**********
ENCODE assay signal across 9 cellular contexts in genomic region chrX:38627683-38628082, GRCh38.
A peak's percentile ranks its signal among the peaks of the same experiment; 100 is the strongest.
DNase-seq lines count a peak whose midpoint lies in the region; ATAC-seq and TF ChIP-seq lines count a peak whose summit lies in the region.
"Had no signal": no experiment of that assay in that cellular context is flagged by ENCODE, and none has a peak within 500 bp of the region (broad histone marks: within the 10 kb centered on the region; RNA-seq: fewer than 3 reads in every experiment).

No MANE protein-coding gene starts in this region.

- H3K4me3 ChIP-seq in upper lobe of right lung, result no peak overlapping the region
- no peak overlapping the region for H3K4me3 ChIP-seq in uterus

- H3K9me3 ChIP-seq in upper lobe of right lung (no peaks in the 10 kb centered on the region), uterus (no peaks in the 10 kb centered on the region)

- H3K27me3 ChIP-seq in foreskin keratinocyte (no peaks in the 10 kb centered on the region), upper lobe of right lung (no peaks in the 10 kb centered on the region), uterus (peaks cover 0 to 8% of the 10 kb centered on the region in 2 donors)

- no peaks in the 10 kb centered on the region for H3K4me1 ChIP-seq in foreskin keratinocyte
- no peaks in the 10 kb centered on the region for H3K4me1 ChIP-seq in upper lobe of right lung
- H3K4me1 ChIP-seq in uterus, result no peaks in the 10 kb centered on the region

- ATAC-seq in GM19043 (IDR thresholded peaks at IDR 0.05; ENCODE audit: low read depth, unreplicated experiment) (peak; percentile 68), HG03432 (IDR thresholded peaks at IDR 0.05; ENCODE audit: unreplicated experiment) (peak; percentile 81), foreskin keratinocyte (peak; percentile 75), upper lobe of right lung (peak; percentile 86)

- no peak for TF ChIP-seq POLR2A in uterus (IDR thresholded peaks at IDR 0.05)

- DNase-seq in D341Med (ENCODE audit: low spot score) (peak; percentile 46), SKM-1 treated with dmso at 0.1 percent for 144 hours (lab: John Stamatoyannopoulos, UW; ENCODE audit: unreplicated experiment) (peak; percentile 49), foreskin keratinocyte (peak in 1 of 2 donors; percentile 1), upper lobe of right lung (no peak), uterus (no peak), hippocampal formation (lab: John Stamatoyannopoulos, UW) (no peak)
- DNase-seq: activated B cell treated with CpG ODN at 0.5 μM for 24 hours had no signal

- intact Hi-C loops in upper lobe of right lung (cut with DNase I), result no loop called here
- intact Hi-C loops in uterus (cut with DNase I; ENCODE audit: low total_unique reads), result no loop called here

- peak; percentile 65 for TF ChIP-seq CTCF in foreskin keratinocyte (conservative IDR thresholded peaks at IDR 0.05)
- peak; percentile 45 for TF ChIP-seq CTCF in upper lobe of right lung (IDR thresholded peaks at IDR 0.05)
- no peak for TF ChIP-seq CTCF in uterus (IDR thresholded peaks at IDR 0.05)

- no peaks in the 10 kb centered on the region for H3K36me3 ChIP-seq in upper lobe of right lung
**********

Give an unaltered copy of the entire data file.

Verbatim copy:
ENCODE assay signal across 9 cellular contexts in genomic region chrX:38627683-38628082, GRCh38.
A peak's percentile ranks its signal among the peaks of the same experiment; 100 is the strongest.
DNase-seq lines count a peak whose midpoint lies in the region; ATAC-seq and TF ChIP-seq lines count a peak whose summit lies in the region.
"Had no signal": no experiment of that assay in that cellular context is flagged by ENCODE, and none has a peak within 500 bp of the region (broad histone marks: within the 10 kb centered on the region; RNA-seq: fewer than 3 reads in every experiment).

No MANE protein-coding gene starts in this region.

- H3K4me3 ChIP-seq in upper lobe of right lung, result no peak overlapping the region
- no peak overlapping the region for H3K4me3 ChIP-seq in uterus

- H3K9me3 ChIP-seq in upper lobe of right lung (no peaks in the 10 kb centered on the region), uterus (no peaks in the 10 kb centered on the region)

- H3K27me3 ChIP-seq in foreskin keratinocyte (no peaks in the 10 kb centered on the region), upper lobe of right lung (no peaks in the 10 kb centered on the region), uterus (peaks cover 0 to 8% of the 10 kb centered on the region in 2 donors)

- no peaks in the 10 kb centered on the region for H3K4me1 ChIP-seq in foreskin keratinocyte
- no peaks in the 10 kb centered on the region for H3K4me1 ChIP-seq in upper lobe of right lung
- H3K4me1 ChIP-seq in uterus, result no peaks in the 10 kb centered on the region

- ATAC-seq in GM19043 (IDR thresholded peaks at IDR 0.05; ENCODE audit: low read depth, unreplicated experiment) (peak; percentile 68), HG03432 (IDR thresholded peaks at IDR 0.05; ENCODE audit: unreplicated experiment) (peak; percentile 81), foreskin keratinocyte (peak; percentile 75), upper lobe of right lung (peak; percentile 86)

- no peak for TF ChIP-seq POLR2A in uterus (IDR thresholded peaks at IDR 0.05)

- DNase-seq in D341Med (ENCODE audit: low spot score) (peak; percentile 46), SKM-1 treated with dmso at 0.1 percent for 144 hours (lab: John Stamatoyannopoulos, UW; ENCODE audit: unreplicated experiment) (peak; percentile 49), foreskin keratinocyte (peak in 1 of 2 donors; percentile 1), upper lobe of right lung (no peak), uterus (no peak), hippocampal formation (lab: John Stamatoyannopoulos, UW) (no peak)
- DNase-seq: activated B cell treated with CpG ODN at 0.5 μM for 24 hours had no signal

- intact Hi-C loops in upper lobe of right lung (cut with DNase I), result no loop called here
- intact Hi-C loops in uterus (cut with DNase I; ENCODE audit: low total_unique reads), result no loop called here

- peak; percentile 65 for TF ChIP-seq CTCF in foreskin keratinocyte (conservative IDR thresholded peaks at IDR 0.05)
- peak; percentile 45 for TF ChIP-seq CTCF in upper lobe of right lung (IDR thresholded peaks at IDR 0.05)
- no peak for TF ChIP-seq CTCF in uterus (IDR thresholded peaks at IDR 0.05)

- no peaks in the 10 kb centered on the region for H3K36me3 ChIP-seq in upper lobe of right lung